8 out of 10 points and recommendedImpressive sharpness, good range, lightweightDistortion, lack of VR
I purchased this lens in December of 2007 as part of a D300 bundle. Initially, I was torn between this and the 18-200 with VR. After studying the interactive blur-index charts here, I decided to go with this lens and have not regretted the decision. Reading subsequent reviews at this site and others, seems to bear out that the 18-200 is noticeably not as sharp as the 18-135, and softens a bit further at focal lengths above the reach of this lens. The 18-135's range satisfies about 95% of my needs and if I decide to add a longer telephoto, I would want to pair it with the 70-300 VRII, which seems similarly sharp and gives you much more range at a lower price versus the 18-200. I still miss the VR though and had I known that the 16-85 VRII was due out the following spring, I may have waited. Of course, now that the 18-105 VR has been released, there is another compelling option available.reviewed January 18th, 2009 (purchased for $300)
Initially I got what I thought were pretty sharp shots at the longer focal lengths handheld but the first time I used a tripod I was amazed at the improvement in clarity. Like any other lens, having a stable platform to work from really reveals what it is capable of. I immediately went out and bought a monopod for general outside use. The sharpness of this lens still continues to impress me. I shoot mainly static subjects outdoors so this lens has been ideal for me. For indoor shots of people, I rely on an SB-600 speedlight.
For any given focal length, this lens offers a broad range of aperatures at which you will get very uniform sharpness across the frame. The only exception may be some slight corner softness wide open at 35mm and to a lesser extent at 135mm. Chromatic aberration has not been an issue for me since the D300 automatically processes that out. The one real fault that this lens has is distortion - if there are architectural details in your photos, it is very obvious. I downloaded a trial version of DxO Optics Pro lens-correction software and it did a wonderful job of eliminating the distortion and what shading that I could detect.
The only issue that I have with the build quality is some slight instability at the end of the lens - there is a wee bit of a wobble there. I read some early reviews that complained of auto focus problems developing soon after purchase but I haven't experienced anything of that nature. I got my copy about a year and a half after the model was released and it has performed flawlessly over the past year's approximately 2,000 shots.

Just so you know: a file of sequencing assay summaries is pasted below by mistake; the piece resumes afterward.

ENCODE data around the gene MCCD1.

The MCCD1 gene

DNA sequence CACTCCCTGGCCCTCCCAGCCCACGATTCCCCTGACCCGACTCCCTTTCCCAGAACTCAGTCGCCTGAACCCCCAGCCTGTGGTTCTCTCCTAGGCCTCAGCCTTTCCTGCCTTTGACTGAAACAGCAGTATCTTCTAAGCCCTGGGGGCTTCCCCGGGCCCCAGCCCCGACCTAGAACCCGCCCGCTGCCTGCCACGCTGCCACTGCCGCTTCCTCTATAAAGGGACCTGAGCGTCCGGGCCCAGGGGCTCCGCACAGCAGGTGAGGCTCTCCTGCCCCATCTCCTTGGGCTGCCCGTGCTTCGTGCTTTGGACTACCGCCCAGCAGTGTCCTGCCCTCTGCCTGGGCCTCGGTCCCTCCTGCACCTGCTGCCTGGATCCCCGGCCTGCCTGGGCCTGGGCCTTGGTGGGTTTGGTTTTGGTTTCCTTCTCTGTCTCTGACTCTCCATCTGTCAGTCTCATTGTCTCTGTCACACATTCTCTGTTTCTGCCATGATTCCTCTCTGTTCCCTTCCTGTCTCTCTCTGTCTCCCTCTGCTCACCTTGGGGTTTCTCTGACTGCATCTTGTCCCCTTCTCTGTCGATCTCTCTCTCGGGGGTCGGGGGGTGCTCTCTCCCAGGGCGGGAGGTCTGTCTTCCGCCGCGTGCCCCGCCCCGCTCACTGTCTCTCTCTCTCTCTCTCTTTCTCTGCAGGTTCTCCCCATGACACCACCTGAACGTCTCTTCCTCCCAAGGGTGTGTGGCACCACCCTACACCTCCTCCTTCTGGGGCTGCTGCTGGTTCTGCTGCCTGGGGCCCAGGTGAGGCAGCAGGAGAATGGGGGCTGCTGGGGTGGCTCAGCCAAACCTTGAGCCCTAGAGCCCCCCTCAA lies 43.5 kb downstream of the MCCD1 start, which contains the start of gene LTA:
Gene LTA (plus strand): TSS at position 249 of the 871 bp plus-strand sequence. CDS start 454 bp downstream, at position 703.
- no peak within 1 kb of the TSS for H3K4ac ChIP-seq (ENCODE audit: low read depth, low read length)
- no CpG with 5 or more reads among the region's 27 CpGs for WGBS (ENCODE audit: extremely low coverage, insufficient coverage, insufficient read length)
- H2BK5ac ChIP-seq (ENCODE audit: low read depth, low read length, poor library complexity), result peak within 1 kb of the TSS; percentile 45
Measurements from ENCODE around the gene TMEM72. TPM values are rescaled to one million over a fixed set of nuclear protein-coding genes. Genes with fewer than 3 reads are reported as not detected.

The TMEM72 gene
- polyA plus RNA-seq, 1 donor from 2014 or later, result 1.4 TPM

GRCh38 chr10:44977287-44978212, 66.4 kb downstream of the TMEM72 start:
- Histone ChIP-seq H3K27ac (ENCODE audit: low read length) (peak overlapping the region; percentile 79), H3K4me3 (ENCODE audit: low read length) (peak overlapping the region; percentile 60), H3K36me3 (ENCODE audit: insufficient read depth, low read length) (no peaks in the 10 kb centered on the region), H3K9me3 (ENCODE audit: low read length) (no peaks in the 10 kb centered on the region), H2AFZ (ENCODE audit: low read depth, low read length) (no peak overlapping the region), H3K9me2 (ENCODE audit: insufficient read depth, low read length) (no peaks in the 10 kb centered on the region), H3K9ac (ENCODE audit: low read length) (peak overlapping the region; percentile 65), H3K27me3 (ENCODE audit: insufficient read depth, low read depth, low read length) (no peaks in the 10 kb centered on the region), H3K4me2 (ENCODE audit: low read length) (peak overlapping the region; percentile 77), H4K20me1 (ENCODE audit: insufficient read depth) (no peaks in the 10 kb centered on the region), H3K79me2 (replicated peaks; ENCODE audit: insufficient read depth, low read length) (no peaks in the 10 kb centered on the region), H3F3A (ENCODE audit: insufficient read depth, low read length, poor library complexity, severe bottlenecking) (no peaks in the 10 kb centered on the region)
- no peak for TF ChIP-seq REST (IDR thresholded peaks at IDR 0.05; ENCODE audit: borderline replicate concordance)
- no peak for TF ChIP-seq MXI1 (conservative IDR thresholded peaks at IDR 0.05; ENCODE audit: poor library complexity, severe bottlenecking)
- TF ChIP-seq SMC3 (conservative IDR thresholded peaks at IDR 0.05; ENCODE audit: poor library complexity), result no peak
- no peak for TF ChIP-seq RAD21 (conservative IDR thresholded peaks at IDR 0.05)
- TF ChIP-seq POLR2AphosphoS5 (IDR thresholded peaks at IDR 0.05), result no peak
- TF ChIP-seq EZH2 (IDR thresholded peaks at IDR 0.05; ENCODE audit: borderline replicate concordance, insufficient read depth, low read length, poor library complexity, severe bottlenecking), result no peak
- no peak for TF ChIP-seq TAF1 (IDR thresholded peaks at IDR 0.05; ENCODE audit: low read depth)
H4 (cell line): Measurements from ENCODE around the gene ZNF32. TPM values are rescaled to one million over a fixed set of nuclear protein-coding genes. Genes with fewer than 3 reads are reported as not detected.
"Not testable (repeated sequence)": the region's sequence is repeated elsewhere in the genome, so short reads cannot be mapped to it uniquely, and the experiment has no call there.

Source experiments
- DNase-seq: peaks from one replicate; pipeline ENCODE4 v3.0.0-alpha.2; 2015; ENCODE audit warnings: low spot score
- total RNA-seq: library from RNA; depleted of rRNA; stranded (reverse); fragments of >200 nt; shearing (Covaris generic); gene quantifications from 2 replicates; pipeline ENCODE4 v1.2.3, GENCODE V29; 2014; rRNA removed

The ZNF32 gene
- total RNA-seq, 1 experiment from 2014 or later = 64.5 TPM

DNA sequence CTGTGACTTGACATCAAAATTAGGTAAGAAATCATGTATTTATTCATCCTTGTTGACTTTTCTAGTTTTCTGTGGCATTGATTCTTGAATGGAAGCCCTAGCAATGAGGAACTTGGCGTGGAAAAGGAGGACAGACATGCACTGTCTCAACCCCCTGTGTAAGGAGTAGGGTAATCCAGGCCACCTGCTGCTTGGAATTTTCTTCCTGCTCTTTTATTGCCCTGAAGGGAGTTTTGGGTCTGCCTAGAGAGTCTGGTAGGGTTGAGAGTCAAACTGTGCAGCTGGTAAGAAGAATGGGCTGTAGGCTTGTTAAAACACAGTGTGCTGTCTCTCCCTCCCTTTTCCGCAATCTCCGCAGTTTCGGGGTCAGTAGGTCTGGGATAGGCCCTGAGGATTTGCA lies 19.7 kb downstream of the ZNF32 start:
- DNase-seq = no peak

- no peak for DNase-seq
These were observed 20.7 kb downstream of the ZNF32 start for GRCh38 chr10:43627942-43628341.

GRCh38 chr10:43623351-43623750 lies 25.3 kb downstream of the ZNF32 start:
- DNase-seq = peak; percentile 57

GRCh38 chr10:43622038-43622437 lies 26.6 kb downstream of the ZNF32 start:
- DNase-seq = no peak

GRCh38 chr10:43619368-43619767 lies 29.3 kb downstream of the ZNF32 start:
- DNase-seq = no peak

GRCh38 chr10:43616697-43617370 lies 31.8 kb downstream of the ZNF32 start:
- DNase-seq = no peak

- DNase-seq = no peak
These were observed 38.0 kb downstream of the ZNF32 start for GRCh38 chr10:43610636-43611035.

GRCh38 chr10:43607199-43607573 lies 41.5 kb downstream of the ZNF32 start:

If you don't mind having to fix the distortion when it is evident with corrective software, it's a darn good performer at an attractive price. If you want to shoot active subjects in lower light, you really need to save your money and go with a faster lens. All things considered, the sharpness will keep you smiling.... :)
9 out of 10 points and recommendedVery sharp, good contrast, VR, solid construction, no creep, great pricePlastic mount, would be nice to have a distance scale
I originally purchased a D300 bundled with the 18-135 in December of 2007. While I got very good results with that lens, I sorely missed having vibration reduction. After waiting almost a year for something with VR in a similar range, the D90 was announced with this lens. I sold the 18-135 and picked up a copy of the 18-105 at a very attractive price.reviewed November 26th, 2009 (purchased for $270)
I have found this lens to be a step up in just about every catagory. While the 18-135 may have a tiny advantage in corner sharpness, I don't think any difference is readily apparent. If you can stop down a bit, the images become identical. Plus the VR more than makes up for any minuscule difference in sharpness. VR yields a tremendous improvement. I can now truly say that it is a joy to shoot handheld.
According to the review, the 18-105 is much better than the 18-135 at reducing chromatic aberration. Since the D300 automatically process that out, I don't have a basis for comparison there.
I have seen a noticable improvement in both shading and distortion over the 18-135. The distortion of the 18-105 is more subtle and wavy versus the pronounced pincushion distortion of the 18-135 at most of the higher focal lengths. I used to run shots with architectural details through PT Lens or DxO Optics but now I am content to leave them as shot for everday use.
For the small tradeoff of 30mm of reduced reach versus the 18-135, this lens is a significant improvement. It's impressively sharp and well constructed for the price. Overall, I couldn't be happier............. :)